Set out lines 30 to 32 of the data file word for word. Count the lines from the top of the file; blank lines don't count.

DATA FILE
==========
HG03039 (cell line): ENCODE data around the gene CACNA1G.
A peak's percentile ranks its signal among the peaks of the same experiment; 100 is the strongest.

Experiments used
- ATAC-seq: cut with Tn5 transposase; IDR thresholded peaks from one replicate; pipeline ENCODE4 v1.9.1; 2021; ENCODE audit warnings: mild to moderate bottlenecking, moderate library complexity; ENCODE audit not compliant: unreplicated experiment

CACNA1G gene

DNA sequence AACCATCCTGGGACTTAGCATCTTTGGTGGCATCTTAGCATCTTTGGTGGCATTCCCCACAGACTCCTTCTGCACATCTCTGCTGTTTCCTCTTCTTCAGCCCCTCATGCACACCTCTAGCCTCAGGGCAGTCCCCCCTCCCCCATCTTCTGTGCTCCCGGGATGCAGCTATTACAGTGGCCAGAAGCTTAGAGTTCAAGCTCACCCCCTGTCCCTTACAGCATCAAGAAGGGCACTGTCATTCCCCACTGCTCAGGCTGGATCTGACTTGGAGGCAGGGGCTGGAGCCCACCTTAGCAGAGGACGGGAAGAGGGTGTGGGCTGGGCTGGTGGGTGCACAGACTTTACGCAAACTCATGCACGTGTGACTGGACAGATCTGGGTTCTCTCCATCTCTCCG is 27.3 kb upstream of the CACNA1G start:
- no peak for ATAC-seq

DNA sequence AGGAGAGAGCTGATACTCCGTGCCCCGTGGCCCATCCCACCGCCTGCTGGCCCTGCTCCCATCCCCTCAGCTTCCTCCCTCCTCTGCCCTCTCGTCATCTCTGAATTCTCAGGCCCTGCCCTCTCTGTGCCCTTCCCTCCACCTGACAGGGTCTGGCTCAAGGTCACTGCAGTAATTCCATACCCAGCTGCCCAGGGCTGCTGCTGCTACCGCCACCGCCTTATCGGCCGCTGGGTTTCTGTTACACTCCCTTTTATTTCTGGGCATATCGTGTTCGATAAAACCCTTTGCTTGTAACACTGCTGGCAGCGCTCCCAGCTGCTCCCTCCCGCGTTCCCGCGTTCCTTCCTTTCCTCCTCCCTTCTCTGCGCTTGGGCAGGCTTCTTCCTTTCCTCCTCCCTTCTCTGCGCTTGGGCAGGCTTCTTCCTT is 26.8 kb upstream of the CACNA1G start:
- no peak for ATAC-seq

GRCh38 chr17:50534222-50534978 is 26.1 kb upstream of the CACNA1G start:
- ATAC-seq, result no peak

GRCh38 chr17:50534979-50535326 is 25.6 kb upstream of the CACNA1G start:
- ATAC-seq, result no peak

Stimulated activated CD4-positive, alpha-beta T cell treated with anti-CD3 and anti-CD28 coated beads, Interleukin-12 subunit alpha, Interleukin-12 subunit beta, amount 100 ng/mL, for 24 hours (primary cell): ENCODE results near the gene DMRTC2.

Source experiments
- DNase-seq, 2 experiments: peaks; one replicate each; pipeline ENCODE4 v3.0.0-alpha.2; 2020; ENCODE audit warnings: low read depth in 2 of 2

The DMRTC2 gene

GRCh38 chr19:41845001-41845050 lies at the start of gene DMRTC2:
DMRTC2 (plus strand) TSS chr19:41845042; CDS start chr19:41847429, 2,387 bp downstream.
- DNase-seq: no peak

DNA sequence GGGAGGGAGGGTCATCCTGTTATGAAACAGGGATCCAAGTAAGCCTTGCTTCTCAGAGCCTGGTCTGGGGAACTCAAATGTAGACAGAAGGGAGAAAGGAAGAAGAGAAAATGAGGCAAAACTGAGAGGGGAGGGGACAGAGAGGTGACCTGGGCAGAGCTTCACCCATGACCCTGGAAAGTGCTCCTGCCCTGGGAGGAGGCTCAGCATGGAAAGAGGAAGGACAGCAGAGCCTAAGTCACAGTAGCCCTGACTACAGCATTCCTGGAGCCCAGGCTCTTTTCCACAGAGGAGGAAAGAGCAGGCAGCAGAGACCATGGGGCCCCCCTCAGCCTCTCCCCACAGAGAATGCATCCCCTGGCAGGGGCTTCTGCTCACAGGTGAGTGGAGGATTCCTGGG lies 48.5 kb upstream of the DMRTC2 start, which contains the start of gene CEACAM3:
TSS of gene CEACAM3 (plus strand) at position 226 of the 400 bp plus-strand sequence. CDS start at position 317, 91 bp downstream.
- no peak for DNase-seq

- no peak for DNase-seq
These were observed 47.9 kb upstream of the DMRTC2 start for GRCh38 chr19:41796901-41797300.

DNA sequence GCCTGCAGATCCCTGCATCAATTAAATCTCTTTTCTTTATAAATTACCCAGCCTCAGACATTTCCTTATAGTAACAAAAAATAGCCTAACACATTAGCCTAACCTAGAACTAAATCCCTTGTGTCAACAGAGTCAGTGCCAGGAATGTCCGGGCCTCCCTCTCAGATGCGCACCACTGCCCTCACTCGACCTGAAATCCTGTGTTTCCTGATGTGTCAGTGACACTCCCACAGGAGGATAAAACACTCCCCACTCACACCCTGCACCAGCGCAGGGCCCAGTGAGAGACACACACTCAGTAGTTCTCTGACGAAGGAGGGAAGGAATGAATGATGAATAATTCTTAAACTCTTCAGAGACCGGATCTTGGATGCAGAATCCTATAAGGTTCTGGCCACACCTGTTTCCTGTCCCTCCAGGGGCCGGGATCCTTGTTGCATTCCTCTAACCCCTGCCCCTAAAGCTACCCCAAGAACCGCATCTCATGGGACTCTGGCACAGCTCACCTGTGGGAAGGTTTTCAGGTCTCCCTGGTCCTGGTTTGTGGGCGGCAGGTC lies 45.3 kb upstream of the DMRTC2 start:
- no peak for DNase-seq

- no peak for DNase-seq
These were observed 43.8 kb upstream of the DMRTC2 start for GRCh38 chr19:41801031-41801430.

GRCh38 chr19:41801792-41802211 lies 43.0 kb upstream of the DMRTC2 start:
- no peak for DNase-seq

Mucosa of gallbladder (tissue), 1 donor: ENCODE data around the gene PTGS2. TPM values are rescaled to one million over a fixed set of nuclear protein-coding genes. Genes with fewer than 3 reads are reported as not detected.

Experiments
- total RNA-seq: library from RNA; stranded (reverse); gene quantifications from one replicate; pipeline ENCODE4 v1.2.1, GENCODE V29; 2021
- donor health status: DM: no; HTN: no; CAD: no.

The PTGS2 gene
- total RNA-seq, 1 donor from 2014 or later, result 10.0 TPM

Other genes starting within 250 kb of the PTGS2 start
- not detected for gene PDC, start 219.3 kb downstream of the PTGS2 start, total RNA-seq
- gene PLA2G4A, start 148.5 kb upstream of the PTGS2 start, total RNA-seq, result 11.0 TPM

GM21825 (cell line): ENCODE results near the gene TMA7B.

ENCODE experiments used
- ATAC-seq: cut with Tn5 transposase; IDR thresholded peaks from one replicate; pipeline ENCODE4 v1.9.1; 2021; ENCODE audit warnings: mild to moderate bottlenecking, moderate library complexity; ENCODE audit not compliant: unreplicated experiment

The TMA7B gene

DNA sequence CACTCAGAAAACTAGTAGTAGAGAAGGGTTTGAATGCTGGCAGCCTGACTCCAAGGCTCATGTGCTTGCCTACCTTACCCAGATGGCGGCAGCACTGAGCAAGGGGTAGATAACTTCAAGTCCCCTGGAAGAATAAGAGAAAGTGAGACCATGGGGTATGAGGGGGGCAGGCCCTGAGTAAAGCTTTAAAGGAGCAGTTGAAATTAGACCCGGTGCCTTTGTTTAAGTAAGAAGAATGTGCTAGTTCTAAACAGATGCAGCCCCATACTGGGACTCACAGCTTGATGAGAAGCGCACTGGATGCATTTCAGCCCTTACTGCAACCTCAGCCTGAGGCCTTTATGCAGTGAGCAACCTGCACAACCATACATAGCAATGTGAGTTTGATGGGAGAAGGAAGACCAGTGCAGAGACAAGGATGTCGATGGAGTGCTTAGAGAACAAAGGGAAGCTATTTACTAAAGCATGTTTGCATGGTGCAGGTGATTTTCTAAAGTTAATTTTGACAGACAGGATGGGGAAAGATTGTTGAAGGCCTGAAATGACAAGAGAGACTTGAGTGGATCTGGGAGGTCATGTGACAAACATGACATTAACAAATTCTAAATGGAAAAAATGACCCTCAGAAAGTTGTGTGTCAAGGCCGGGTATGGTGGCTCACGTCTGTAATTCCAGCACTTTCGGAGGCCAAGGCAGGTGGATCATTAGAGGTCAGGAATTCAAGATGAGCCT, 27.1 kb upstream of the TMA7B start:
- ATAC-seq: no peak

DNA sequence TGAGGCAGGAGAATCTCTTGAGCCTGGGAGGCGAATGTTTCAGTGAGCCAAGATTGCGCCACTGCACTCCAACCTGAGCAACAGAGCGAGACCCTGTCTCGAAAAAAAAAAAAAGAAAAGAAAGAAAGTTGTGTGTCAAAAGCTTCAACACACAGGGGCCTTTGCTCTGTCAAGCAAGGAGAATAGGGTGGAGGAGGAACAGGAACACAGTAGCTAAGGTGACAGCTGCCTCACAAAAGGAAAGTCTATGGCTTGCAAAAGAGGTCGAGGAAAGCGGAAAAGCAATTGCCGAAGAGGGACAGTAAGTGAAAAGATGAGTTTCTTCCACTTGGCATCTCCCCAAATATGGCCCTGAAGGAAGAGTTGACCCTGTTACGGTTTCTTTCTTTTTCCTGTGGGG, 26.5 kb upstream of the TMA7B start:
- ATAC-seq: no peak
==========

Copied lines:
GRCh38 chr19:41801792-41802211 lies 43.0 kb upstream of the DMRTC2 start:
- no peak for DNase-seq

Mucosa of gallbladder (tissue), 1 donor: ENCODE data around the gene PTGS2. TPM values are rescaled to one million over a fixed set of nuclear protein-coding genes. Genes with fewer than 3 reads are reported as not detected.